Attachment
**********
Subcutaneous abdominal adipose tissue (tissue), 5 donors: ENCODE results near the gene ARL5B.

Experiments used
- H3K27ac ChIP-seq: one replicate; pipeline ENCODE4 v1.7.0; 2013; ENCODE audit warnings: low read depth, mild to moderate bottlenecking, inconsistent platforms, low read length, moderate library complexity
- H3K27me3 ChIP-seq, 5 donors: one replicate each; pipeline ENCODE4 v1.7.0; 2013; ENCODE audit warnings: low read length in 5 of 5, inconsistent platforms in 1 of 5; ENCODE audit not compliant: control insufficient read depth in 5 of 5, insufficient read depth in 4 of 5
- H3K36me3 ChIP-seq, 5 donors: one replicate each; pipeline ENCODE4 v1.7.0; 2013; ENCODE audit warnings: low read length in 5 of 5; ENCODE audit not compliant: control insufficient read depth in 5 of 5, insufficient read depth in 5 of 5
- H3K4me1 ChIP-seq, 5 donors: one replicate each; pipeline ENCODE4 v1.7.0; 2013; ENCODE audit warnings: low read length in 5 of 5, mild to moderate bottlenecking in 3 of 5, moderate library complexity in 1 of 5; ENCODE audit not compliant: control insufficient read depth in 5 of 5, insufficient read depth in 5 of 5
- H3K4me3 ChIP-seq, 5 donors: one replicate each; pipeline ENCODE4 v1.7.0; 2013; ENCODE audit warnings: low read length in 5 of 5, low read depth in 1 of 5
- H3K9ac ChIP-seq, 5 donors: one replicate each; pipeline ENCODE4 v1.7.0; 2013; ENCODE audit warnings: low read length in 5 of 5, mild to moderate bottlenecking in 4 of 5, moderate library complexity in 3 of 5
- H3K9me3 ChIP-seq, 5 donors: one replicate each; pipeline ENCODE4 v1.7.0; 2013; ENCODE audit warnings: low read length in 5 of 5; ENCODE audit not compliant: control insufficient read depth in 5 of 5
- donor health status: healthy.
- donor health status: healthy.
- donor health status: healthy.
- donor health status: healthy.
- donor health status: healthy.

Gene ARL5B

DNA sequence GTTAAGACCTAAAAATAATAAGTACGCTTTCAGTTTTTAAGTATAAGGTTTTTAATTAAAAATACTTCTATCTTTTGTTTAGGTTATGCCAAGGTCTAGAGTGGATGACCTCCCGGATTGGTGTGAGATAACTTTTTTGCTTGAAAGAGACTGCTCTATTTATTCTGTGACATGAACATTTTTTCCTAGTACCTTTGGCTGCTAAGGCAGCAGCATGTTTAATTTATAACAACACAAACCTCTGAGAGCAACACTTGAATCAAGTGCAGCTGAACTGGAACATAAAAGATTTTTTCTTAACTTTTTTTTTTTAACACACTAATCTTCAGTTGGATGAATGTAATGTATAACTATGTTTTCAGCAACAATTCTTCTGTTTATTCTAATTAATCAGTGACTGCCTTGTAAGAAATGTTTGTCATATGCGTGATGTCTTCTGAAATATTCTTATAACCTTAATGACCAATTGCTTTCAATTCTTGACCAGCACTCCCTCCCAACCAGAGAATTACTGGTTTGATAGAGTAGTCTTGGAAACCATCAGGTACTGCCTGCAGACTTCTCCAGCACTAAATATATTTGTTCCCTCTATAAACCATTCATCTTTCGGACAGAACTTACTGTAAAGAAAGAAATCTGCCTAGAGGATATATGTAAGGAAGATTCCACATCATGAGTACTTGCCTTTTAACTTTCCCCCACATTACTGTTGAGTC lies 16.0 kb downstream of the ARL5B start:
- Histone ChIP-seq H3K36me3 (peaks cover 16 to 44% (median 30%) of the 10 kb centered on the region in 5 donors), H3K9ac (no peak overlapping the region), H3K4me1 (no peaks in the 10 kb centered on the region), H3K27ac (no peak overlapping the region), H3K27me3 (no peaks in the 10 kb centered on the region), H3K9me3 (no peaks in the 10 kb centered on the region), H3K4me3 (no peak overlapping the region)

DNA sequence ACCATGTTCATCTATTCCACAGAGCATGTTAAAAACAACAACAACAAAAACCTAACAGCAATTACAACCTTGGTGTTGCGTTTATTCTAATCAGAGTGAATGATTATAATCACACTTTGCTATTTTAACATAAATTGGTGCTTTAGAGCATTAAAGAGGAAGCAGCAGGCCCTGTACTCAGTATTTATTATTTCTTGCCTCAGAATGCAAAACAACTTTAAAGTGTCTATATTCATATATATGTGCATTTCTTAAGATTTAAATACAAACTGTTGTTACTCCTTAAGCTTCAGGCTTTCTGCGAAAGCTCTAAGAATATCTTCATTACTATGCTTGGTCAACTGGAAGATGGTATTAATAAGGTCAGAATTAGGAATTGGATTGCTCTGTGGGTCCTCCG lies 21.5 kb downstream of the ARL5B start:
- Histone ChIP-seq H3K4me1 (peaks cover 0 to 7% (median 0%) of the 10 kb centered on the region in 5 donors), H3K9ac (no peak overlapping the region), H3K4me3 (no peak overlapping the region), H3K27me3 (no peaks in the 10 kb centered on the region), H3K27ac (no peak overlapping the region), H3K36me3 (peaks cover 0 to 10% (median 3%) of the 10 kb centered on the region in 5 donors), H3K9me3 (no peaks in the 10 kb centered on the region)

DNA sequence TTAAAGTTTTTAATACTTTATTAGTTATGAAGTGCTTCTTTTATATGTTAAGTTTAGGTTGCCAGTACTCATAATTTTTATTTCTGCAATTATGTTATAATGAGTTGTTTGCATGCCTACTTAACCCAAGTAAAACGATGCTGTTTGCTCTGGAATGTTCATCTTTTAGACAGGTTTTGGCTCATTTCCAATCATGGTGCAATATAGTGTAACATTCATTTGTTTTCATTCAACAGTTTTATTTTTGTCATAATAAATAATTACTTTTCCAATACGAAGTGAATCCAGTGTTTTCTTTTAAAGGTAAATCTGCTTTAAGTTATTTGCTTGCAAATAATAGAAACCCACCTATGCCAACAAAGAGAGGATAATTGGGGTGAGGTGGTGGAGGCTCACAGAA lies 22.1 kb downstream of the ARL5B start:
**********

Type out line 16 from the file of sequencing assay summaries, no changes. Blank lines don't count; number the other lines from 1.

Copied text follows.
DNA sequence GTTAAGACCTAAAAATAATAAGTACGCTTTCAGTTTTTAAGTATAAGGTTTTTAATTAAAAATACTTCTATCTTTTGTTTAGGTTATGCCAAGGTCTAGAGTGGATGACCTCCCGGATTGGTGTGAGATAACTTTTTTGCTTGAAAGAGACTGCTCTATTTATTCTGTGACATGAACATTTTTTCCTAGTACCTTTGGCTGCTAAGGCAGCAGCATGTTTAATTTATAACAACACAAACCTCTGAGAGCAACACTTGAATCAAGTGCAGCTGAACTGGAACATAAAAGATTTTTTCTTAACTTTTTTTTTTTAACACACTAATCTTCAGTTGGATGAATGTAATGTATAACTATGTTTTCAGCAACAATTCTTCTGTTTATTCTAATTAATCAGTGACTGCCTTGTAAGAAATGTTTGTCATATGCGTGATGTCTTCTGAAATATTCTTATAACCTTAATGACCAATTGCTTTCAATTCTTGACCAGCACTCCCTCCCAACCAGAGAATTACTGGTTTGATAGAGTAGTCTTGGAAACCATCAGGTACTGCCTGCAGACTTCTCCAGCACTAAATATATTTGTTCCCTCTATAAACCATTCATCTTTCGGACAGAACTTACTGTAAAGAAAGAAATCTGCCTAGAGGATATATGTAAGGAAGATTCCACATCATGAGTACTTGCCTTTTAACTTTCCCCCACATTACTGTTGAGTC lies 16.0 kb downstream of the ARL5B start: